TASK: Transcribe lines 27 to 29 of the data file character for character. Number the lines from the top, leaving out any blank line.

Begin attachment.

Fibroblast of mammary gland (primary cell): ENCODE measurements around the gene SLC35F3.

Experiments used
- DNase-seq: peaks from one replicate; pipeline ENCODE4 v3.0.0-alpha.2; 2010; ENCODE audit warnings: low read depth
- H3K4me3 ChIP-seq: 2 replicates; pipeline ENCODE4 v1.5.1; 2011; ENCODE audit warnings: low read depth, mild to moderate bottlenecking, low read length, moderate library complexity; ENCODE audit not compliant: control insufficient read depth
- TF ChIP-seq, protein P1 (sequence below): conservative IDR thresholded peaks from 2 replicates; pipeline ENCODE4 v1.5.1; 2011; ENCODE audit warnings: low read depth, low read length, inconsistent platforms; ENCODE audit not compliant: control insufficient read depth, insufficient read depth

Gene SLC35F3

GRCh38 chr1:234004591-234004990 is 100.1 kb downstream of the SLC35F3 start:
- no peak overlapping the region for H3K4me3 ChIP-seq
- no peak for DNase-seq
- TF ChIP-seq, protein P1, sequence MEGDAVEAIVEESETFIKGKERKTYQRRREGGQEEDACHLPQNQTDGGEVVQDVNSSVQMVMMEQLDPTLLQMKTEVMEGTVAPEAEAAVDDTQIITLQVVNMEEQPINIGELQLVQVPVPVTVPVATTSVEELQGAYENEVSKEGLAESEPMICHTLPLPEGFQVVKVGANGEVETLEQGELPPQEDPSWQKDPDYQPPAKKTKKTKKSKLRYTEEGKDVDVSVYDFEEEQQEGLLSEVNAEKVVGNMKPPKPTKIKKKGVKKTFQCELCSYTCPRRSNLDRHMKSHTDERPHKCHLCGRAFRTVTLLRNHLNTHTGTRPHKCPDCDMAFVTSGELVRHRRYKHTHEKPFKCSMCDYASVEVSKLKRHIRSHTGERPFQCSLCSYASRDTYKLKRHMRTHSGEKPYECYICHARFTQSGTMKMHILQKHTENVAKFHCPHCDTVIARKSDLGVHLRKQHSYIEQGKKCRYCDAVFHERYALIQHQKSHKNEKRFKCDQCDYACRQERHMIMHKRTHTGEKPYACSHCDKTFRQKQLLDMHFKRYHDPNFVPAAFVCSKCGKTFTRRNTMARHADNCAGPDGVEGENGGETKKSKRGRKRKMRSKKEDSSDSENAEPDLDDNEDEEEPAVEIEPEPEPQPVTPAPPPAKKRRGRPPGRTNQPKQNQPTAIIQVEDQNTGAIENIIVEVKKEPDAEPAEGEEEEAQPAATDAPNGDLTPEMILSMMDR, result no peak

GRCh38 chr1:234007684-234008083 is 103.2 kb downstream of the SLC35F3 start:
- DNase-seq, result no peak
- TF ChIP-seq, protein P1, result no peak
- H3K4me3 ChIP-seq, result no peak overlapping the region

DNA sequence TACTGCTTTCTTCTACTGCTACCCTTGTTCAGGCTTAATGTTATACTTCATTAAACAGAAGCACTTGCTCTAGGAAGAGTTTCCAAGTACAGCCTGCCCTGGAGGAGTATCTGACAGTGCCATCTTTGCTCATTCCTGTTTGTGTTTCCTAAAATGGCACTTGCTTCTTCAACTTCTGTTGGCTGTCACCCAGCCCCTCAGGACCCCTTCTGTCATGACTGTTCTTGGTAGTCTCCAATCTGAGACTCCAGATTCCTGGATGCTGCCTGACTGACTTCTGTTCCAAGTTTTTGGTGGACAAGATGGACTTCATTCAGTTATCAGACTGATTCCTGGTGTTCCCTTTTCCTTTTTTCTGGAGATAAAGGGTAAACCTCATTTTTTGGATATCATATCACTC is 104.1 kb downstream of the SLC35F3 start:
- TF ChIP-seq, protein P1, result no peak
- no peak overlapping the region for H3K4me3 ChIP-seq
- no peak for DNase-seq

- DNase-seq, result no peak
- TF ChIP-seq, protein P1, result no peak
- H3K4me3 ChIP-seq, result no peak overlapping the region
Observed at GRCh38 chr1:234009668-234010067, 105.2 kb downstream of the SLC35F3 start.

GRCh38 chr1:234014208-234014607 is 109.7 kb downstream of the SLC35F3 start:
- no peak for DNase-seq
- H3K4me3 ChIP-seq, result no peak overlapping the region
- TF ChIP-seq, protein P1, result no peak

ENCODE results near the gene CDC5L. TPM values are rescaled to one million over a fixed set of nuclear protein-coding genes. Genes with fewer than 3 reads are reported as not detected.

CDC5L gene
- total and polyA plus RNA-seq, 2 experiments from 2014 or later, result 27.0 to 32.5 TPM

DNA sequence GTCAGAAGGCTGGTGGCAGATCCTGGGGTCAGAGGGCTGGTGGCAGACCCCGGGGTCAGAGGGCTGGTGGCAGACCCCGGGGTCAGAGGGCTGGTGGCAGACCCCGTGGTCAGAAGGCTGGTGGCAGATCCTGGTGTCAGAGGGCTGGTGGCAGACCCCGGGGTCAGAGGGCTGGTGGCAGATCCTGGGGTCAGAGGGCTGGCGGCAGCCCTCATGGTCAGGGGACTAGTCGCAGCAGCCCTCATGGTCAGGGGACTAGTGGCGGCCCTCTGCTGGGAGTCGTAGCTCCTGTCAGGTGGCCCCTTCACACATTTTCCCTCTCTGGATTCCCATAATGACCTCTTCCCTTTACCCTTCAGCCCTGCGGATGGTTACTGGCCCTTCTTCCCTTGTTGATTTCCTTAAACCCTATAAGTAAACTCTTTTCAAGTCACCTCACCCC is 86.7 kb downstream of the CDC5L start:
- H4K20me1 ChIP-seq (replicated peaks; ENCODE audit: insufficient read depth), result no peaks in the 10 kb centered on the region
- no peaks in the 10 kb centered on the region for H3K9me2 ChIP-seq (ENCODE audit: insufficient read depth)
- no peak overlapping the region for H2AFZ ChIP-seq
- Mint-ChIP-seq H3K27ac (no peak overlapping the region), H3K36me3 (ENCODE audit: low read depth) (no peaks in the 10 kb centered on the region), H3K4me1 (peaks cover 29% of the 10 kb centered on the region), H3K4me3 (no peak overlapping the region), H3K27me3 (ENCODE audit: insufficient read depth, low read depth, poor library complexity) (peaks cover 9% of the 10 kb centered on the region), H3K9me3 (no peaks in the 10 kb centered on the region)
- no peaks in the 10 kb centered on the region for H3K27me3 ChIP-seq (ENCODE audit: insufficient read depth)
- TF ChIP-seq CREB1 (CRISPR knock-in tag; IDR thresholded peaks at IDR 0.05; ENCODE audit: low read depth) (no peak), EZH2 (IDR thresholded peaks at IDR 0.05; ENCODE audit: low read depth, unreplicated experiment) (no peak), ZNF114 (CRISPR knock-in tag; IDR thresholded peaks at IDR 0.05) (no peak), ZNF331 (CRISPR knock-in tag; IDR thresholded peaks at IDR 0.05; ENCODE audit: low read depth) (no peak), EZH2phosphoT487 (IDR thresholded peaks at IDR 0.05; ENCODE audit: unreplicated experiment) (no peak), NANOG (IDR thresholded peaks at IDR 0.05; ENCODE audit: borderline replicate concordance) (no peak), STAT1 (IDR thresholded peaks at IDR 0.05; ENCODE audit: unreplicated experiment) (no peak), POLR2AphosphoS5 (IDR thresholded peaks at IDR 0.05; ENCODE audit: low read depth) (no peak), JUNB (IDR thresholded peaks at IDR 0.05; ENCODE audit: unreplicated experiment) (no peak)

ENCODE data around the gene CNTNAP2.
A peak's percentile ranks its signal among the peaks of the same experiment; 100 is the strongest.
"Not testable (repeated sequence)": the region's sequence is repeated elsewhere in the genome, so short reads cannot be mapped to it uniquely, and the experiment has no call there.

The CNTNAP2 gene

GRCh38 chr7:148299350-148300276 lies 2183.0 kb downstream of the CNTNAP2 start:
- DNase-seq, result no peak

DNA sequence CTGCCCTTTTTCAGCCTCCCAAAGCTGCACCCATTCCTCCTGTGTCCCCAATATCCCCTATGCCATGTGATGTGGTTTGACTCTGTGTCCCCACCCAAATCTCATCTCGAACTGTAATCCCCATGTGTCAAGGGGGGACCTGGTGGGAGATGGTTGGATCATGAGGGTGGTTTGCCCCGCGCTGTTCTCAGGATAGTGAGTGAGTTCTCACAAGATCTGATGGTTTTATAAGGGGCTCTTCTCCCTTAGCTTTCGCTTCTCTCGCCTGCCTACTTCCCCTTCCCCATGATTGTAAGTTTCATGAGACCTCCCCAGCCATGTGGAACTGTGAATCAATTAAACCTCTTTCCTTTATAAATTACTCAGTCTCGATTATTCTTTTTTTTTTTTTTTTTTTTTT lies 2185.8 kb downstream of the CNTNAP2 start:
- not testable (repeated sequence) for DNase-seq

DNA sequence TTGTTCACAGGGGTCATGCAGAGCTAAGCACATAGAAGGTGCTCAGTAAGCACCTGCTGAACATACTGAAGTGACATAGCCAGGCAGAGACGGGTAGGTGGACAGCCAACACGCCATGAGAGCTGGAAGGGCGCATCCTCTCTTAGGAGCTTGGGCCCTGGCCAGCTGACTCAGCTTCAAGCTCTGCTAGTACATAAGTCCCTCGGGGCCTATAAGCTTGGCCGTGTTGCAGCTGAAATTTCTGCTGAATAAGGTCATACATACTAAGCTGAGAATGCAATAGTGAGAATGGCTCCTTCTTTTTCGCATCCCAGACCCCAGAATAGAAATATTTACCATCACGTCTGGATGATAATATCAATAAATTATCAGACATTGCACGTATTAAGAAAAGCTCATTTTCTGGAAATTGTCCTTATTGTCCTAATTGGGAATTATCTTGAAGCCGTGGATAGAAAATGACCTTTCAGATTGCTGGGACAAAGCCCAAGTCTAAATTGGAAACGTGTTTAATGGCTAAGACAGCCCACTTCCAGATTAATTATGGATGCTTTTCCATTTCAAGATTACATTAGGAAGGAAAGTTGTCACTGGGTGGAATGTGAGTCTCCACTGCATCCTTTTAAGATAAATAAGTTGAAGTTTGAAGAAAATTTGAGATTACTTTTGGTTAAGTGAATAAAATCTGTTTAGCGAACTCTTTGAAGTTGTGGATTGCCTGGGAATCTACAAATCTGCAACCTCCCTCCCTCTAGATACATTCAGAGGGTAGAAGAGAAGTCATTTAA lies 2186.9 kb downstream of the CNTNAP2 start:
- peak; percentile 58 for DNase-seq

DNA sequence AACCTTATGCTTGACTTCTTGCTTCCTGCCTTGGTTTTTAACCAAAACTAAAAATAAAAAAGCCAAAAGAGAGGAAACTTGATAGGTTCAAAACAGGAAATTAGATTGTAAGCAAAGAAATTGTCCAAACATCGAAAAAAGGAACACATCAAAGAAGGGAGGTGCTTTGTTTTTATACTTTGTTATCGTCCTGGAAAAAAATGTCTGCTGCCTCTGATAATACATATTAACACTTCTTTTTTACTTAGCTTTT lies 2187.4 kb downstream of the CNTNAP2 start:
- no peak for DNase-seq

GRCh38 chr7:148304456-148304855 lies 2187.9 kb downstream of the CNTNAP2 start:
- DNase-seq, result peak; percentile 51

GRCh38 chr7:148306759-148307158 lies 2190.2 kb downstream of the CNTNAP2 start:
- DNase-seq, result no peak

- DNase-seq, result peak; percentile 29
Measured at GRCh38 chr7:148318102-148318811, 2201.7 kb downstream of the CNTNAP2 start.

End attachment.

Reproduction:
ENCODE results near the gene CDC5L. TPM values are rescaled to one million over a fixed set of nuclear protein-coding genes. Genes with fewer than 3 reads are reported as not detected.

CDC5L gene
- total and polyA plus RNA-seq, 2 experiments from 2014 or later, result 27.0 to 32.5 TPM